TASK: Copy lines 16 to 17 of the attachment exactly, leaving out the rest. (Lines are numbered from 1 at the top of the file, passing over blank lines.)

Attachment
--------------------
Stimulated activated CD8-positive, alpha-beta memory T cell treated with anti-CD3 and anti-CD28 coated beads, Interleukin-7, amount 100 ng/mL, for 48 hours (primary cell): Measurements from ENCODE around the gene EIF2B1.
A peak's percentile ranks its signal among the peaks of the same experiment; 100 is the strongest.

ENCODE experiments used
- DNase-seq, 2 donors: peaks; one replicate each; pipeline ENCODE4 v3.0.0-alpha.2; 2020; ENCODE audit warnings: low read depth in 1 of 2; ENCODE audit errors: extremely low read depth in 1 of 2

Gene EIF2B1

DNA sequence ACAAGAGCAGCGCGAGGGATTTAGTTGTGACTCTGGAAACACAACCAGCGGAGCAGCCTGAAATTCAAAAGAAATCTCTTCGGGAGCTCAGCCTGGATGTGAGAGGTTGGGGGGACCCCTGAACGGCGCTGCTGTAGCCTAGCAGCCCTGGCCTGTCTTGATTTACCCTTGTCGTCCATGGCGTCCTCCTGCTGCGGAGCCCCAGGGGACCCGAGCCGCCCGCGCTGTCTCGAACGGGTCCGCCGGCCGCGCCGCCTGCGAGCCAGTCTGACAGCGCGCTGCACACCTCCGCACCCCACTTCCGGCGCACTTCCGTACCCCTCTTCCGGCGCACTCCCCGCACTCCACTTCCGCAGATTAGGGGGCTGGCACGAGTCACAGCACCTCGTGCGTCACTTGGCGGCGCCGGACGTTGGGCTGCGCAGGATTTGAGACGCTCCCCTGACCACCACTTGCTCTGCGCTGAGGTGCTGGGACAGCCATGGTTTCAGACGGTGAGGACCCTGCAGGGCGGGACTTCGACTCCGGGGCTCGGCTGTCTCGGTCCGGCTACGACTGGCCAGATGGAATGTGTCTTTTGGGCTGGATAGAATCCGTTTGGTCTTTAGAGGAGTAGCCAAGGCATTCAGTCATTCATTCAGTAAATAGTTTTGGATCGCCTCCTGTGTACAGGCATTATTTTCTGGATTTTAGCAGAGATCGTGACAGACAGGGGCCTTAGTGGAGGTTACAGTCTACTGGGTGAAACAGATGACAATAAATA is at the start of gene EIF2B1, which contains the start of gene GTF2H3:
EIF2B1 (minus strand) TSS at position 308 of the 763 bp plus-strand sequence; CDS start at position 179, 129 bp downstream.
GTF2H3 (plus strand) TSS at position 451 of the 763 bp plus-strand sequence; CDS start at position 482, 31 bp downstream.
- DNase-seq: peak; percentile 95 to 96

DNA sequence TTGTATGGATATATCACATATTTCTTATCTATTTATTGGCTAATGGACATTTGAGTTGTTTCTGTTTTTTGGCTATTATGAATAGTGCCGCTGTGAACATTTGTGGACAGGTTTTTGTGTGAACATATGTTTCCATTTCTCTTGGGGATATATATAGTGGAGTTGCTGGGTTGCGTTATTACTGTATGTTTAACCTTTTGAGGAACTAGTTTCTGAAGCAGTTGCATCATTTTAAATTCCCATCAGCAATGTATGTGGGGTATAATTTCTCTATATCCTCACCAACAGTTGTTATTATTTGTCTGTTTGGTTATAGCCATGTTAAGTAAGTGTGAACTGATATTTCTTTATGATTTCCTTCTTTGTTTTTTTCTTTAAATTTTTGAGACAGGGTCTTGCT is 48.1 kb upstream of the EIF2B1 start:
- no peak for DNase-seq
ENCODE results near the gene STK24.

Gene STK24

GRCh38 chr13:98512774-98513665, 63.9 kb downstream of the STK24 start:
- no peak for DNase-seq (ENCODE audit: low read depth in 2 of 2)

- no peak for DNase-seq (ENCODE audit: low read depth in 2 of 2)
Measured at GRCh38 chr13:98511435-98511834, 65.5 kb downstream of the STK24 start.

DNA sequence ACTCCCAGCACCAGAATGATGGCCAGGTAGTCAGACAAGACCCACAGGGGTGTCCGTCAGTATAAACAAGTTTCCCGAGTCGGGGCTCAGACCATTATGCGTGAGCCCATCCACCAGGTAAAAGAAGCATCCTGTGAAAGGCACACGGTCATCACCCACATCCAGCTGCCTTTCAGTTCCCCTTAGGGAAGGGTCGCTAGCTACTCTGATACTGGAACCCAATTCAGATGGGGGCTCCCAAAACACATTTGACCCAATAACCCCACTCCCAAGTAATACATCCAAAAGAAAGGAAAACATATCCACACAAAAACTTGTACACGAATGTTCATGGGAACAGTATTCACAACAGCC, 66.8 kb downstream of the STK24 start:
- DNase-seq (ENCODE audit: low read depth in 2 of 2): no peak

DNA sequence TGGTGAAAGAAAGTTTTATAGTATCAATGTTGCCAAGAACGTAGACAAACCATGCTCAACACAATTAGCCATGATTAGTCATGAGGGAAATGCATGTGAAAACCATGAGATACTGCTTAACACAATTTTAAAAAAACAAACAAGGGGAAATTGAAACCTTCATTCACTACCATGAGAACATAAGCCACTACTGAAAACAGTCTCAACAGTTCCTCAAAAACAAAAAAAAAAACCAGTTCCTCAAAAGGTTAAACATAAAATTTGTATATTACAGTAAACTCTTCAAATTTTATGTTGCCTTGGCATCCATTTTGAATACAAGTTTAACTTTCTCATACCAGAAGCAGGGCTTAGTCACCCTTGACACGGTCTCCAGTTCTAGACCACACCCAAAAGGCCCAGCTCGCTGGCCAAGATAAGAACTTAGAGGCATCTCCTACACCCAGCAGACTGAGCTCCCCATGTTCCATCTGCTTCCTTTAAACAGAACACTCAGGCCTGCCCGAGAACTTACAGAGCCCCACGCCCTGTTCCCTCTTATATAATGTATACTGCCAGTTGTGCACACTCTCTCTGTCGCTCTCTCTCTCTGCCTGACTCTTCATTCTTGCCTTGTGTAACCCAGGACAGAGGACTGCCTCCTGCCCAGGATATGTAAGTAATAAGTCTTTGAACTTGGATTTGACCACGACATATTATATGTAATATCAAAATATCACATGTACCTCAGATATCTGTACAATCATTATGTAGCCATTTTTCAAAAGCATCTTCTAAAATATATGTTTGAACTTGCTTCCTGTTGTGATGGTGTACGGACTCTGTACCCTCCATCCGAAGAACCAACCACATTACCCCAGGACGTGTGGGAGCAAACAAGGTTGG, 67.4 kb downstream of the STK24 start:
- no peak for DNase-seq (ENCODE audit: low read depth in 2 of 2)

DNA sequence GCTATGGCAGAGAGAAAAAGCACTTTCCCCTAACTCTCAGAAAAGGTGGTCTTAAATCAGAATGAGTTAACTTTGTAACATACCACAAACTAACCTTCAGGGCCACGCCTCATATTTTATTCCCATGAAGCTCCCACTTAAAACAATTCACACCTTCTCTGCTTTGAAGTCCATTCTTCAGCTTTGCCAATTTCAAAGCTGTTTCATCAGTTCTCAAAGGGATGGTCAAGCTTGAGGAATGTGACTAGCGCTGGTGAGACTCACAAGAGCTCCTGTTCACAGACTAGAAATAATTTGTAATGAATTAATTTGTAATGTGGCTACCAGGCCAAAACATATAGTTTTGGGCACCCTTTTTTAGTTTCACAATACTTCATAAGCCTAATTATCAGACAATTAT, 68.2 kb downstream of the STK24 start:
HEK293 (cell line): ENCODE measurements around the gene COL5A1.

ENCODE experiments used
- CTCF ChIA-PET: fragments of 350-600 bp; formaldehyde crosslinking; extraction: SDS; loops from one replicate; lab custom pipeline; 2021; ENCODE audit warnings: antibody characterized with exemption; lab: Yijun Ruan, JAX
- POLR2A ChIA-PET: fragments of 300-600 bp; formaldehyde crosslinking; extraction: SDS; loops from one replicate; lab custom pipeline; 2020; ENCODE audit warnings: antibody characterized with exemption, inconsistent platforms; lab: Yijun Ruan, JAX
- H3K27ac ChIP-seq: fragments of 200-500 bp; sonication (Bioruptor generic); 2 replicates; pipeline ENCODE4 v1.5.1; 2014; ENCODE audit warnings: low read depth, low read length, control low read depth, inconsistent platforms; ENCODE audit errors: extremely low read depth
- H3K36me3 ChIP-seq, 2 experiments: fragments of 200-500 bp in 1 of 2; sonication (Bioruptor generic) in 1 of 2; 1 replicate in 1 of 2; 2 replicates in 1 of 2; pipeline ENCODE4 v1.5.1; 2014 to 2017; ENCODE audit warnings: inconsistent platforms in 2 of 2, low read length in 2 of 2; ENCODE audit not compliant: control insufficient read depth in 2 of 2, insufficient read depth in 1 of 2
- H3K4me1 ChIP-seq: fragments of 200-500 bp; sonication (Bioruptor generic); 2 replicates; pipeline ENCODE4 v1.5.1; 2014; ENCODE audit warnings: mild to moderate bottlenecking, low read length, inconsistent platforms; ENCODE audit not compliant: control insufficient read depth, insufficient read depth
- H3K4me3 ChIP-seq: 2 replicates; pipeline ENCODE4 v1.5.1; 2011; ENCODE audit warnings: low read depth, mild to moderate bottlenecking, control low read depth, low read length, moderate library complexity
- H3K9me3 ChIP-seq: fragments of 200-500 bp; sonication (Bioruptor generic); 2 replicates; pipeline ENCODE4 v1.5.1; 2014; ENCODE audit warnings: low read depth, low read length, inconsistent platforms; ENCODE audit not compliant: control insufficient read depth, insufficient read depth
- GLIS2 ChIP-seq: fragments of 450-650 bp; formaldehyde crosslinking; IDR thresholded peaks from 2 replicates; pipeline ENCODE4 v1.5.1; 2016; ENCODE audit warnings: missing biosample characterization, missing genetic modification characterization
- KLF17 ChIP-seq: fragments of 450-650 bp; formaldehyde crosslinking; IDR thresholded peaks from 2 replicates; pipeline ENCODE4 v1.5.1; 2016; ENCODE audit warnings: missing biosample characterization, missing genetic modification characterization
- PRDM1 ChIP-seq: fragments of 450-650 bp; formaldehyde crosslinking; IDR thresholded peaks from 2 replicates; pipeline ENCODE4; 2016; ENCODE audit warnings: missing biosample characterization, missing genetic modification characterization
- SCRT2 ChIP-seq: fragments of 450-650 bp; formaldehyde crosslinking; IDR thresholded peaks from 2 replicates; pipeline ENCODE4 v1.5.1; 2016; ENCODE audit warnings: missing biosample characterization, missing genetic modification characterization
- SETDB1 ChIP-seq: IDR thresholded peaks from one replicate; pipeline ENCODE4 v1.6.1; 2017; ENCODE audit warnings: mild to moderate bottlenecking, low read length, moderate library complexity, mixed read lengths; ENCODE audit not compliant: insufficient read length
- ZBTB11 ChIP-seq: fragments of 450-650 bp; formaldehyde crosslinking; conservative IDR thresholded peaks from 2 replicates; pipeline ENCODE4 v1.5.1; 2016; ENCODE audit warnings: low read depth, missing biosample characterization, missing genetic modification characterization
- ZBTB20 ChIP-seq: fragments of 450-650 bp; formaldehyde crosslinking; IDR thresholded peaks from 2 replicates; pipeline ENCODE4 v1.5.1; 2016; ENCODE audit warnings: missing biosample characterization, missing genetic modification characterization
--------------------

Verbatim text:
- no peak for DNase-seq (ENCODE audit: low read depth in 2 of 2)
Measured at GRCh38 chr13:98511435-98511834, 65.5 kb downstream of the STK24 start.